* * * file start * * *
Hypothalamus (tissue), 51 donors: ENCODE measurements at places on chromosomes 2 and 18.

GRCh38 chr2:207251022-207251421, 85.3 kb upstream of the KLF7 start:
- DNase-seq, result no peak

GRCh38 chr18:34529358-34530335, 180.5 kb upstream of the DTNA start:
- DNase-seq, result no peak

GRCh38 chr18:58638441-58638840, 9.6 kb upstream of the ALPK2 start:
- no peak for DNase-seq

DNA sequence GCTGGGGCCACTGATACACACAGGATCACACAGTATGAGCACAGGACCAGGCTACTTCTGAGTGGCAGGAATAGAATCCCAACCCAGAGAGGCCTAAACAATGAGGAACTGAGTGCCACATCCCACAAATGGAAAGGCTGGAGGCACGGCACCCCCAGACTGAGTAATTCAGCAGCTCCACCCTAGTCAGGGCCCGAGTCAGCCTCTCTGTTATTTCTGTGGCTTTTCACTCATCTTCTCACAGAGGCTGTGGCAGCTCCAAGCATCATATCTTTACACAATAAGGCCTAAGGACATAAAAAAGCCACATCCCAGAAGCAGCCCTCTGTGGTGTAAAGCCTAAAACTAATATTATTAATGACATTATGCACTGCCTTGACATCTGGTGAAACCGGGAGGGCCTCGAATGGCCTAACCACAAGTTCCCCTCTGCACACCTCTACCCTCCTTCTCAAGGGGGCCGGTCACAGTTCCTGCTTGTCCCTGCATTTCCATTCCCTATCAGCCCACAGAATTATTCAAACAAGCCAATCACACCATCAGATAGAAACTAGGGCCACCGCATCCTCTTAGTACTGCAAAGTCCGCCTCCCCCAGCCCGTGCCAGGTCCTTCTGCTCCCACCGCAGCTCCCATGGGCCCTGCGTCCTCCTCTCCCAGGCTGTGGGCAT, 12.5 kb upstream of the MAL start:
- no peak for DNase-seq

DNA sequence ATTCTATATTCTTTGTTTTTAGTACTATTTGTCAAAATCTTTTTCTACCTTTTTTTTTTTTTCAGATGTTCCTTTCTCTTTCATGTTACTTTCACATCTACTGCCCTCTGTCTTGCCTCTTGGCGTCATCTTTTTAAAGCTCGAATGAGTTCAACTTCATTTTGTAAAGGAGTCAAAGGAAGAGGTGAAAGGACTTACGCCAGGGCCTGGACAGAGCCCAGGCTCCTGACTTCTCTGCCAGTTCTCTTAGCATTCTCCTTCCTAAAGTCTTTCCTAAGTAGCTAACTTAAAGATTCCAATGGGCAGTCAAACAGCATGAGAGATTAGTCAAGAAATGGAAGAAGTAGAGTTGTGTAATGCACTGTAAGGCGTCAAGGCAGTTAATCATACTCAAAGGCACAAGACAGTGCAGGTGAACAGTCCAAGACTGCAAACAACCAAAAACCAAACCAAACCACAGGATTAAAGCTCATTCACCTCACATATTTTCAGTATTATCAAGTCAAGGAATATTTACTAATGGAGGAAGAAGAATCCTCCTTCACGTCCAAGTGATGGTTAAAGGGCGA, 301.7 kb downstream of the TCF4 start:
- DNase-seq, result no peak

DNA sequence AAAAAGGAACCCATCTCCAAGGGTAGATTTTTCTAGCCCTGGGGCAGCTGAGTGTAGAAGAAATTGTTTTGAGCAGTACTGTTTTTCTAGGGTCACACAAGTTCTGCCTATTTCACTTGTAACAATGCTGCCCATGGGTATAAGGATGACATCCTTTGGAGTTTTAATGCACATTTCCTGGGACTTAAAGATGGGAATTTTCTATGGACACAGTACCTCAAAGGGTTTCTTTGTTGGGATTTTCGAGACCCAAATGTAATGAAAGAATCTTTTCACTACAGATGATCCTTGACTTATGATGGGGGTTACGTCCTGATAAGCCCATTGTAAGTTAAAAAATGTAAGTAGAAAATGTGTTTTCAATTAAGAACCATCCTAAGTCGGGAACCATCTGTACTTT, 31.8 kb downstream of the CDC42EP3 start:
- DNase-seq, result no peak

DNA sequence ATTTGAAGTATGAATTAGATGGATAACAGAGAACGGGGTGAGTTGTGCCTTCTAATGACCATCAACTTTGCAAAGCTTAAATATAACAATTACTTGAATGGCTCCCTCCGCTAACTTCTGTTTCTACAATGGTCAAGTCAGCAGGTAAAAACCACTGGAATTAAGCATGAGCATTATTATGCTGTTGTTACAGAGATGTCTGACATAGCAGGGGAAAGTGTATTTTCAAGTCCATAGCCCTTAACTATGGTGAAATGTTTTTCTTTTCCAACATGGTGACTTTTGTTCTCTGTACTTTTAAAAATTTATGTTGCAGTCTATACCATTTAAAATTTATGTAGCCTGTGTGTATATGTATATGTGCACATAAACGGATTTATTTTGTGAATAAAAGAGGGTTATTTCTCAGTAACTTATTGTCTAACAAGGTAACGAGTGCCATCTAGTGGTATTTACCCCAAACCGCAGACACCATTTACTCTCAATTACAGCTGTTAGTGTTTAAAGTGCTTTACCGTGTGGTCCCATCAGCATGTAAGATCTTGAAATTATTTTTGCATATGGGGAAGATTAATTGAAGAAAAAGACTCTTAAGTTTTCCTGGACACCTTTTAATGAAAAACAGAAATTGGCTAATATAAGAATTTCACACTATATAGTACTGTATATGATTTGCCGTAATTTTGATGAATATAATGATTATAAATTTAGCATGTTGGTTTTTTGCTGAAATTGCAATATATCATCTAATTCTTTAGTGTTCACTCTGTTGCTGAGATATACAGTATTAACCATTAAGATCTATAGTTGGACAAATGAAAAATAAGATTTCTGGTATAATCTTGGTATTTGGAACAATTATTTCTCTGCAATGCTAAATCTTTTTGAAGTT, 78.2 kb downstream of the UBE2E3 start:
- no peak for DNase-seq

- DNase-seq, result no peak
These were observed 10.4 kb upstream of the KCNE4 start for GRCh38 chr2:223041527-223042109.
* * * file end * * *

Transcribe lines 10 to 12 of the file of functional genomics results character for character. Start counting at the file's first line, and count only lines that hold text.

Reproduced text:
DNA sequence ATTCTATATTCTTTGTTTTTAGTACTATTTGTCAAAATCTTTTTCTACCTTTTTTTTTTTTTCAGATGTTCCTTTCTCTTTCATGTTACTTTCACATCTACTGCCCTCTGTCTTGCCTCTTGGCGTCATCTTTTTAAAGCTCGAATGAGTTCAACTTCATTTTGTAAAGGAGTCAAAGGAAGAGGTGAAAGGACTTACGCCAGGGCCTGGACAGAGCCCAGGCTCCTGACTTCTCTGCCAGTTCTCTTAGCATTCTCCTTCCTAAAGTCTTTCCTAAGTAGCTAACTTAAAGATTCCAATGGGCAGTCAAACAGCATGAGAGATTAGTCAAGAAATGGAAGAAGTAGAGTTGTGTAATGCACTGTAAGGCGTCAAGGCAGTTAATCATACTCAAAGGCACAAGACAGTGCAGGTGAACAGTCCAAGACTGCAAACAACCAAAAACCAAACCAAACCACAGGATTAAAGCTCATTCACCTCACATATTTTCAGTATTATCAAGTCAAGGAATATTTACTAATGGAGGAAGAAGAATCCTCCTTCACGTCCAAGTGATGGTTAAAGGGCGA, 301.7 kb downstream of the TCF4 start:
- DNase-seq, result no peak

DNA sequence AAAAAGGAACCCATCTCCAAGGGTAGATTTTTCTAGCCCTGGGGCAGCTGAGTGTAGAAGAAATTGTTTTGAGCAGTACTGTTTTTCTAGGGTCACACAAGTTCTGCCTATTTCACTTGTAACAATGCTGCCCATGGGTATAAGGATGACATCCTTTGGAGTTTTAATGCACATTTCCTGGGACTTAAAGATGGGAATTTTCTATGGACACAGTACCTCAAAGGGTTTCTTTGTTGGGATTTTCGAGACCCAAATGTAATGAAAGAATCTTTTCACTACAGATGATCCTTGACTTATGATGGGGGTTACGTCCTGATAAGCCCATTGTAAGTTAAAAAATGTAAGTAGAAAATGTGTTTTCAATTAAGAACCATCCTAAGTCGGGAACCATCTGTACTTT, 31.8 kb downstream of the CDC42EP3 start: